In short, the WWJD hype is beset by all sorts of problems that instead of resulting in an authentic Jesus ends up with a well-intended but fabricated one that serves the self-identity of the community that has conjured him up. Implicit hermeneutics leads to a hijacked Christ. Jesus no longer gets to do what he would do; he gets to be a doer fashioned in the image of the community that worships him. The evangelical Jesus by and large cares a lot about sexual ethics but little about the results of Western imperialism, destruction of ecosystems in the name of economic progress, or perpetuated injustice in the form of slave trafficking and racial oppression. Inner city development is not high on his agenda either. The evangelical Jesus says and does little more than what evangelicals would have him say and do. (I say this about evangelicals because my audience is evangelical and because I myself am, but I could easily turn this against entrenched liberals as well.)

What would Jesus Think
I am not really interested in deconstructing WWJD. Insofar it is a sincere attempt of young evangelicals to express a contemporary form of discipleship I can have sympathy for it. But the distortion of the actual Jesus even in such well-intended efforts as WWJD gives us pause to think. I want to point out an even more insidious form of Jesus following. I dub it WWJT. The “D” of doing is replaced by the “T” of thinking. In order to critically engage the world in the name of Christ by shaping a Christian worldview and taking a stand against forces in our societies that lead away from what previously was a Christianized culture, some evangelical leaders try to define what Christ would think. The idea is that the Bible lends itself well to the formulation of all manner of absolutist positions that allegedly represent the thinking of Christ, for Christ is the Christ of the Scriptures and the Scriptures are of Christ.

If, however, presenting Christ as the quintessential anti-socialist or gay-hater is what it means to follow after Christ, we have entered dangerous waters. This is not following Christ, but using the Christ-figure to follow us. We drag him along wherever we need him to show up to lend credibility to our rhetoric and to sanction our own valiant efforts at trampling our enemies under our feet. Jesus then becomes like a statue carried around in religious folk processions. Let’s be careful not to drop him and let’s make sure the Philistines won’t capture him in order to present him as a trophy to their gods. This is not discipleship.

Following After
What would Jesus think? I have no idea, but I can guarantee you that it is not what I think, not what you think, and certainly not what die hard conservatives or liberals think it is. Just when you think you have figured him out, he is eating with sinners and prostitutes. And when you ask him about it, you get some cryptic answer that leaves you confused. If it is hard to know what Jesus would do, it is impossible to say what he would think. Every attempt is a betrayal, a perversion, a suffocation of the Truth.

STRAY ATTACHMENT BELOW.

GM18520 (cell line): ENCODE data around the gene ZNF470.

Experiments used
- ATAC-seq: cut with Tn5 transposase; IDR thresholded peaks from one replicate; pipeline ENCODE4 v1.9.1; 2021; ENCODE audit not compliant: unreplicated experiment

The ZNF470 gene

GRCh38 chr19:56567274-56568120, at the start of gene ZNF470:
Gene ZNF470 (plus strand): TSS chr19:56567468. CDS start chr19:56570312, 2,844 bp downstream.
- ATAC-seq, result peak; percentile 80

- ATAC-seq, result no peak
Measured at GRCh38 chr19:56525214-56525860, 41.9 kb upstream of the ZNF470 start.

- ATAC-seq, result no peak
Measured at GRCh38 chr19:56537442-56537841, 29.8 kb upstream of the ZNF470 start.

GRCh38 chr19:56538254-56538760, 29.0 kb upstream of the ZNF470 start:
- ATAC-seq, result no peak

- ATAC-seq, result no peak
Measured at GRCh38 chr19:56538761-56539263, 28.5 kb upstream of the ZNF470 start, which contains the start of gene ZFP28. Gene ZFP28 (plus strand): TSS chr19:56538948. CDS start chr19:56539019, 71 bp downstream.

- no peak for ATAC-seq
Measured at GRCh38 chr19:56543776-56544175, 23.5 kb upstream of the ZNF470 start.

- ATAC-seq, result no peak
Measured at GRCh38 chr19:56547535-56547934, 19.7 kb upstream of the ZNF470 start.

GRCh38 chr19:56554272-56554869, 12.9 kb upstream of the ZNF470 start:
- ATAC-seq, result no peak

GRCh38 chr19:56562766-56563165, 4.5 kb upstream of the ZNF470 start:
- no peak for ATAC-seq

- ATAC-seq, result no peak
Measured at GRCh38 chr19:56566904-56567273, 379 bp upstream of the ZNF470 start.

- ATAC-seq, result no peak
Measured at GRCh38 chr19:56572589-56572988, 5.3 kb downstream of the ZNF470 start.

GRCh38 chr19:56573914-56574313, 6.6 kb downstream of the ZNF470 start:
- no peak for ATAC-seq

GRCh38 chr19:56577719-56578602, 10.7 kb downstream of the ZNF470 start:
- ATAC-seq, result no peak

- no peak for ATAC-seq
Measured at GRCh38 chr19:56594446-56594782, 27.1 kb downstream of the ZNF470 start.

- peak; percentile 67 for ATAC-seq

And that brings me to Bonhoeffer’s title again. “Nachfolge” is one of those delightful German words that helps us to recapture the true meaning of discipleship. Discipleship of Jesus is a ‘following after.’ Jesus doesn’t take positions that we can figure out and then take a stand on. Our immovability is the very essence of denial of discipleship. Jesus is on the move, now here, now there. He is traveling, sharing his life, giving himself away. He is never in one place for a long time. Disciples follow Jesus: now here, now there. The essence of discipleship is being on the move in service of others in the name of our Lord. It will never be taking a hardline position in political debates, or it must be one against injustice.

Disciples shift from location to location, and situation to situation. They have given up everything they possess or at least don’t treasure anything they own more than they love their Lord. But wait! If disciples of Jesus give up all they possess, aren’t they also required to give up their entrenched positions, their absolute stances, and their hard-line opinions? Shouldn’t they admit that the whole WWJT thing is an idolatrous fallacy and no more than a reversal of allegiance whereby one’s own opinion is projected on Jesus who in turn is forced to participate in a macabre marionette game? This is not to say that Christians are not to have opinions, but that they should stop lying to themselves when they pretend to think after Christ while in reality they are merely defending their own way of life and their own contextualized Christ rubber-stamping it with Jesus’ blood.

Discipleship is about self-giving; giving of self. The one thing we evangelicals need to learn to give up, or give away, is our opinion about what Jesus thought. It imprisons Jesus, it renders the discipleship we are called to meaningless because it is fashioned after our own imagination, our own interpretation, and—what is worse—our own moral capacity. The cost of discipleship demands nothing less. We give up all we have and follow after Jesus in service of the other. Having the mind of Christ is to not know what Christ thinks; it is to ask: How may I serve you?